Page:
Our Black Lives Matter sign has been taken out of our yard four times. The first time I found it in our recycling bin. The second time a neighbor returned it because she found it tucked behind her house. The third time it was thrown into our garden. This last time, we haven’t been able to find it.
We got our sign at church: the Edmonds Unitarian Universalist Congregation. Another member had generously purchased a whole bunch of signs and was giving them away to folks who were interested. We wonder if anyone else has had trouble with their sign.
My husband and I and my mom live in a house across the street from the Edmonds Center for the Arts, so our sign has been seen by lots of folks. We put it there because we’re concerned about the racism we see and we want to be counted as folks who will stand up for everyone’s rights, including people who, historically, have been oppressed. Because we know something of what that feels like. Our family includes many who were killed by the Nazis in concentration camps in Poland. In fact we lost everyone who was there during that time. Luckily my mom’s grandparents had immigrated to the United States before the war broke out, but their siblings, parents, aunts, uncles, cousins and everyone who didn’t get here were killed during the war. Just for being Jewish.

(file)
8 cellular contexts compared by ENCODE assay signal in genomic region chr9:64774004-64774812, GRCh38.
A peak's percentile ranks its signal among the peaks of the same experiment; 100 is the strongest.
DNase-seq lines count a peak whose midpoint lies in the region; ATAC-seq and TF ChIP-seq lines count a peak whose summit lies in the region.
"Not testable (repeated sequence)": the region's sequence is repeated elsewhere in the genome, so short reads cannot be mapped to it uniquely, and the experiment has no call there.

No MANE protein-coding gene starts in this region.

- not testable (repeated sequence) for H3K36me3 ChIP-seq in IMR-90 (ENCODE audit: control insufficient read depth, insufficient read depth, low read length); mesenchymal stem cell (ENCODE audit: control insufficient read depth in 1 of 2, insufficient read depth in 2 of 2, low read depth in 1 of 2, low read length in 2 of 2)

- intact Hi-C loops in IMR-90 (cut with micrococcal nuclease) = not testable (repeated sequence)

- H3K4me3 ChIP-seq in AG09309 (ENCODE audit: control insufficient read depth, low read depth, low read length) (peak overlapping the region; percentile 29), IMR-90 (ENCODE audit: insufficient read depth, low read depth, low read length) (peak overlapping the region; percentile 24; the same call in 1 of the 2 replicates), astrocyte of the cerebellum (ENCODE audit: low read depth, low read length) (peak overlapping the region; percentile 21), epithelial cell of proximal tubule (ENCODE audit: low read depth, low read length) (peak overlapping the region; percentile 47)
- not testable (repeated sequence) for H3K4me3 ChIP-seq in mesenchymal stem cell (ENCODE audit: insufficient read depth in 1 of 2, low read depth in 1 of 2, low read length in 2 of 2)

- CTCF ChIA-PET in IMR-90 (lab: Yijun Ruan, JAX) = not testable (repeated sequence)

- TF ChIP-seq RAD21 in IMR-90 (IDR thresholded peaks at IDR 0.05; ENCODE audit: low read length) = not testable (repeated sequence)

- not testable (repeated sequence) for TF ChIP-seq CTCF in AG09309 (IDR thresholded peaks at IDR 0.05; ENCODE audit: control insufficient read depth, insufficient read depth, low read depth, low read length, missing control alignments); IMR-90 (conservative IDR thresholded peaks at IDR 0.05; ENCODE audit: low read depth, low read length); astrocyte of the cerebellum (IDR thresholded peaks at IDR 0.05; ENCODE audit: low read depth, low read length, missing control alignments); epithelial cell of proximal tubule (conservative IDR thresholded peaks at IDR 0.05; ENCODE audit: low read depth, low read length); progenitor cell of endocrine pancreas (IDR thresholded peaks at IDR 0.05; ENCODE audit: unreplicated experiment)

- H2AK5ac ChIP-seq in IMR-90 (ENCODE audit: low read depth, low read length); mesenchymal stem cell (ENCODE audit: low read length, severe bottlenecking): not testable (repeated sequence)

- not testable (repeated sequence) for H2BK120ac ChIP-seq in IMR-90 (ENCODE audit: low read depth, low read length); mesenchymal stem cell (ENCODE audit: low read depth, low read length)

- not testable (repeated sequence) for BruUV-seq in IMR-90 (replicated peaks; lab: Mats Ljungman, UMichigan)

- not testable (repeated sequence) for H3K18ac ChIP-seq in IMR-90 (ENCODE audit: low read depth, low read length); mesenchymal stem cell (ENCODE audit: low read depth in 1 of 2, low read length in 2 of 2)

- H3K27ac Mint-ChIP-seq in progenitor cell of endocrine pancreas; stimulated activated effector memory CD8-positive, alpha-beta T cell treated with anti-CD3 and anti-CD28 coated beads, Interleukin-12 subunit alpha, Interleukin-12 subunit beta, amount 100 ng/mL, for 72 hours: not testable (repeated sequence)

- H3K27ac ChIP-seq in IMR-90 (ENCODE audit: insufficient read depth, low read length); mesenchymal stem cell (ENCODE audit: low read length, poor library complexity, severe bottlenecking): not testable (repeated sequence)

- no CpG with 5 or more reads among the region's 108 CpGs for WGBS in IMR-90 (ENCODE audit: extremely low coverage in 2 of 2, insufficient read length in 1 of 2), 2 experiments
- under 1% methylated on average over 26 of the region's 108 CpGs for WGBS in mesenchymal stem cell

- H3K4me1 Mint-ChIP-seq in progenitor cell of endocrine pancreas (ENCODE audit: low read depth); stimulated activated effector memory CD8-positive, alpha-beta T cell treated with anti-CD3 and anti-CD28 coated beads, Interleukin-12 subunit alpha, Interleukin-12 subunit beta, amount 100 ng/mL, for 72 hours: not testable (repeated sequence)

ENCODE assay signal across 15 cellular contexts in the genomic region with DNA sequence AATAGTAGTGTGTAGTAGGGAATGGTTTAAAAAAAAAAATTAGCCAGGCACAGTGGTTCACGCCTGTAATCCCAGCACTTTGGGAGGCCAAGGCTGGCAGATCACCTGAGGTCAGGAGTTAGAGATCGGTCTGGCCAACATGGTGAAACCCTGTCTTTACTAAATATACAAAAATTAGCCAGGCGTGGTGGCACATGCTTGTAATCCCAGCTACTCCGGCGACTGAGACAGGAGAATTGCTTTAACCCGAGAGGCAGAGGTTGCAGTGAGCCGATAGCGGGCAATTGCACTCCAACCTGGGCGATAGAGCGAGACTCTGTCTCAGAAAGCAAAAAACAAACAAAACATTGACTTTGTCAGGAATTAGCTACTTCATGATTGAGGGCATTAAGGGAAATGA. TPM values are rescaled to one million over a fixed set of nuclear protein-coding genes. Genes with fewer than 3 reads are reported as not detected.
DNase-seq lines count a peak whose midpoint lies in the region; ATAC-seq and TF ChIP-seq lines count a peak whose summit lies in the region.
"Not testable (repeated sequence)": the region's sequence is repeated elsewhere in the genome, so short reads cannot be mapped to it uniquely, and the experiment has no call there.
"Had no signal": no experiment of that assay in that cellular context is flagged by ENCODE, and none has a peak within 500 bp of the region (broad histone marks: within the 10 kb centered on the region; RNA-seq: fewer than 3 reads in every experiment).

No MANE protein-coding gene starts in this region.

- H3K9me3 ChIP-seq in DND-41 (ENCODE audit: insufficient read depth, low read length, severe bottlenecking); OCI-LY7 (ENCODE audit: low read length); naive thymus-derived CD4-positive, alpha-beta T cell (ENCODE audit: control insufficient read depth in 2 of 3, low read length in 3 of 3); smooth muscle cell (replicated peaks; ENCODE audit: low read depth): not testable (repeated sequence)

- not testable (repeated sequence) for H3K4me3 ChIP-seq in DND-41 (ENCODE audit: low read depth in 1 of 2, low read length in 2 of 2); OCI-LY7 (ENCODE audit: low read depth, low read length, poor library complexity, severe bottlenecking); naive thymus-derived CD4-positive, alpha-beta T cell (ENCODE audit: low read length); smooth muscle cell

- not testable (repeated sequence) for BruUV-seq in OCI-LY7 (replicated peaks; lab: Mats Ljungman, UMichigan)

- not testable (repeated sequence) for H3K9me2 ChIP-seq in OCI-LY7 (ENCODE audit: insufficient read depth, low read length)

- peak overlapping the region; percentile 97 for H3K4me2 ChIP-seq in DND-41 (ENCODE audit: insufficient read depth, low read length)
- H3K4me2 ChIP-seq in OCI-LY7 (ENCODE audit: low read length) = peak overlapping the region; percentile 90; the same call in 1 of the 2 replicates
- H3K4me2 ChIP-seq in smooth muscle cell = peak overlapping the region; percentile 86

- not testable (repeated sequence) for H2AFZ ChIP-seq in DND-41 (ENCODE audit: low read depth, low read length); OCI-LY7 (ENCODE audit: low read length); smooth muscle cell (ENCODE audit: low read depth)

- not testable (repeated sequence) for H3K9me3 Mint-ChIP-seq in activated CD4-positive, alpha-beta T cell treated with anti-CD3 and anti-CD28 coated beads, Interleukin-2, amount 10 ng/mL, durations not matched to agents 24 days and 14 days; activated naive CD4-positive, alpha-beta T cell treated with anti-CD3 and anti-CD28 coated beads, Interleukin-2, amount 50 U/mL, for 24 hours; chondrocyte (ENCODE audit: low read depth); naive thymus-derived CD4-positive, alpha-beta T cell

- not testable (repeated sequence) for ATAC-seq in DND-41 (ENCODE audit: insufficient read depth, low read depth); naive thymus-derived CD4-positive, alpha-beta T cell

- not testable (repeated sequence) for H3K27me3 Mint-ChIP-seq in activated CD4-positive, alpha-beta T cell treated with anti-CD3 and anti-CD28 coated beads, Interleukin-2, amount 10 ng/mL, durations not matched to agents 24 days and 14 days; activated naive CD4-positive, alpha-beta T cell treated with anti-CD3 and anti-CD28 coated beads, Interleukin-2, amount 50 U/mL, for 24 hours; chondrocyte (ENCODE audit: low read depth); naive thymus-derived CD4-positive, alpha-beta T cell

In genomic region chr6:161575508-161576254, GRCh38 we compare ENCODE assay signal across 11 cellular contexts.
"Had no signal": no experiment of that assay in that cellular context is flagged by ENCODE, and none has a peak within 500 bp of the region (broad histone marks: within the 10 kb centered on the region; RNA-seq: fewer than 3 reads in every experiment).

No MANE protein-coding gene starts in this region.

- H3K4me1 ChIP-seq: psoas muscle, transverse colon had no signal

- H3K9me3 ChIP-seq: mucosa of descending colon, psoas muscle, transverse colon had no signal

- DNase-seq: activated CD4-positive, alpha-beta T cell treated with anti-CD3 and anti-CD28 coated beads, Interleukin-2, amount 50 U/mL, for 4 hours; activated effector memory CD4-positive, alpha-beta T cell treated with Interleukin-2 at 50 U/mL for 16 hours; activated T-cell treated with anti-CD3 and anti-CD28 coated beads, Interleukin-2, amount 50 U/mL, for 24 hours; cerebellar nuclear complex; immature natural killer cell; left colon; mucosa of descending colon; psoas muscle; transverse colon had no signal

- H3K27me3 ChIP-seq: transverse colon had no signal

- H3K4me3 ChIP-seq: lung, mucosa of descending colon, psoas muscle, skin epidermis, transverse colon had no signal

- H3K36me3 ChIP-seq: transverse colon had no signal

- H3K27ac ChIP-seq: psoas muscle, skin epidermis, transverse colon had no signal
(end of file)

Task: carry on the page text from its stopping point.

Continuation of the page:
But that’s not the only reason we had a Black Lives Matter sign. We recognize the painful history of white supremacy and oppression that is part of our country’s heritage. And we want to make a different kind of future. We’re going to try to find another sign. But in the meantime, we wanted you to know why we put the sign up.
— By Rachel Maxwell